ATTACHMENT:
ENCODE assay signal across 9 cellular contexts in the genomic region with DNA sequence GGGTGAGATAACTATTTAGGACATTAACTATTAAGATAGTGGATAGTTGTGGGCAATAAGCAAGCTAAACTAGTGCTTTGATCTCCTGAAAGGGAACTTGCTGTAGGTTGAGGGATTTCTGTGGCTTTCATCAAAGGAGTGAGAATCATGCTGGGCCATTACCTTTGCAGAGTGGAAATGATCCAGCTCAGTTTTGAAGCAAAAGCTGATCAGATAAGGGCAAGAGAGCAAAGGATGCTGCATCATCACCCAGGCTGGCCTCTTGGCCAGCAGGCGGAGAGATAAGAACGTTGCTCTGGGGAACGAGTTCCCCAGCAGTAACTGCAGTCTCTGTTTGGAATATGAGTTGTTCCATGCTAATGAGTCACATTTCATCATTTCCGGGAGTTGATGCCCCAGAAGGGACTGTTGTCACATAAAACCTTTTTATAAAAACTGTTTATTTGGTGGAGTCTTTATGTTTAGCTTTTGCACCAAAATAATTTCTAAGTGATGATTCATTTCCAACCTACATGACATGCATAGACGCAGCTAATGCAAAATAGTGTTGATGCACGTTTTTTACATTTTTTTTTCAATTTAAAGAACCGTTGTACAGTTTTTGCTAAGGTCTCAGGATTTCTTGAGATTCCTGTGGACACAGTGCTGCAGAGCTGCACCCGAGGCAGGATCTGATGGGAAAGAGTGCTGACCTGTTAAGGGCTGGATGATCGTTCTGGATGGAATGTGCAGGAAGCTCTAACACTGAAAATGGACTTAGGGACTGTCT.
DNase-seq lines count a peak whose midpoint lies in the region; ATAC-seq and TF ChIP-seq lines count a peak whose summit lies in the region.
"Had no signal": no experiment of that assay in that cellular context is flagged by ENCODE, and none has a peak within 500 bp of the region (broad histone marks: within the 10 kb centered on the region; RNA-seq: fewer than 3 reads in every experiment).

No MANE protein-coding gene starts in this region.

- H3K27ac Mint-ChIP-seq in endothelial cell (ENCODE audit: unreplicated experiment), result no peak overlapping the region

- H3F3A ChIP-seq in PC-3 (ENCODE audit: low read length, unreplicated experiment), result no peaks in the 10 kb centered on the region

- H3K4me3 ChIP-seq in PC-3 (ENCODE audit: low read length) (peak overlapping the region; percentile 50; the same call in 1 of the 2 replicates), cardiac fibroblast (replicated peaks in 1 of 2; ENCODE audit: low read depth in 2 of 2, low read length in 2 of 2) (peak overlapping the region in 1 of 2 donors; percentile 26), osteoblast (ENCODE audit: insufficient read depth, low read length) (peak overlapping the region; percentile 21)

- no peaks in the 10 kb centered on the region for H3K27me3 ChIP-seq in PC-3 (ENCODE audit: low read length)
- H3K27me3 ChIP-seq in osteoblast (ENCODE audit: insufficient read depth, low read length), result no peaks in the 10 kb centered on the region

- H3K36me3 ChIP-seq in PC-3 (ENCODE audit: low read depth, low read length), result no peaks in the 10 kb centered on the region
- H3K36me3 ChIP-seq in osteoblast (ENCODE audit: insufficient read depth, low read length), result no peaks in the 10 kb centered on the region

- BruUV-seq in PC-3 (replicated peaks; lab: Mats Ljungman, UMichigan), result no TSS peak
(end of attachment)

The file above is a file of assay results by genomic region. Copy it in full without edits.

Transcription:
ENCODE assay signal across 9 cellular contexts in the genomic region with DNA sequence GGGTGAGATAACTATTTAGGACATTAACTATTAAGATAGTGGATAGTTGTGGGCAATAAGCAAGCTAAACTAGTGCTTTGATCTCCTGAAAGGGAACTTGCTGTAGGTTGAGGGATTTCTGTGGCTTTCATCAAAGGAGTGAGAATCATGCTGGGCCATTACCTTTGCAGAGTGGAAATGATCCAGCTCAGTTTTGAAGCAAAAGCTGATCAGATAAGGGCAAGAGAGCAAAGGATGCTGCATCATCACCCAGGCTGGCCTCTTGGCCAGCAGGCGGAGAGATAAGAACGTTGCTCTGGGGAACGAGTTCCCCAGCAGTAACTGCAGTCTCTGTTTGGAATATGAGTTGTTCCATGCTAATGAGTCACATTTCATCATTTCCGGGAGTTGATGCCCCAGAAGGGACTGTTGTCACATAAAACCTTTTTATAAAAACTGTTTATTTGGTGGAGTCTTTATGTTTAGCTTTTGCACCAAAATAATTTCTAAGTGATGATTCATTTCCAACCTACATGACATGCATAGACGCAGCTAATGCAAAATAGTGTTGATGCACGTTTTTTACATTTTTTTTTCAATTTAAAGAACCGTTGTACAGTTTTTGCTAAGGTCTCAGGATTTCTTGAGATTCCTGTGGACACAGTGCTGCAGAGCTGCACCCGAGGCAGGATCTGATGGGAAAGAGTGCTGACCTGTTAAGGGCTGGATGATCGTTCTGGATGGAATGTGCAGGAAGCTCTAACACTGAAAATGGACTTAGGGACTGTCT.
DNase-seq lines count a peak whose midpoint lies in the region; ATAC-seq and TF ChIP-seq lines count a peak whose summit lies in the region.
"Had no signal": no experiment of that assay in that cellular context is flagged by ENCODE, and none has a peak within 500 bp of the region (broad histone marks: within the 10 kb centered on the region; RNA-seq: fewer than 3 reads in every experiment).

No MANE protein-coding gene starts in this region.

- H3K27ac Mint-ChIP-seq in endothelial cell (ENCODE audit: unreplicated experiment), result no peak overlapping the region

- H3F3A ChIP-seq in PC-3 (ENCODE audit: low read length, unreplicated experiment), result no peaks in the 10 kb centered on the region

- H3K4me3 ChIP-seq in PC-3 (ENCODE audit: low read length) (peak overlapping the region; percentile 50; the same call in 1 of the 2 replicates), cardiac fibroblast (replicated peaks in 1 of 2; ENCODE audit: low read depth in 2 of 2, low read length in 2 of 2) (peak overlapping the region in 1 of 2 donors; percentile 26), osteoblast (ENCODE audit: insufficient read depth, low read length) (peak overlapping the region; percentile 21)

- no peaks in the 10 kb centered on the region for H3K27me3 ChIP-seq in PC-3 (ENCODE audit: low read length)
- H3K27me3 ChIP-seq in osteoblast (ENCODE audit: insufficient read depth, low read length), result no peaks in the 10 kb centered on the region

- H3K36me3 ChIP-seq in PC-3 (ENCODE audit: low read depth, low read length), result no peaks in the 10 kb centered on the region
- H3K36me3 ChIP-seq in osteoblast (ENCODE audit: insufficient read depth, low read length), result no peaks in the 10 kb centered on the region

- BruUV-seq in PC-3 (replicated peaks; lab: Mats Ljungman, UMichigan), result no TSS peak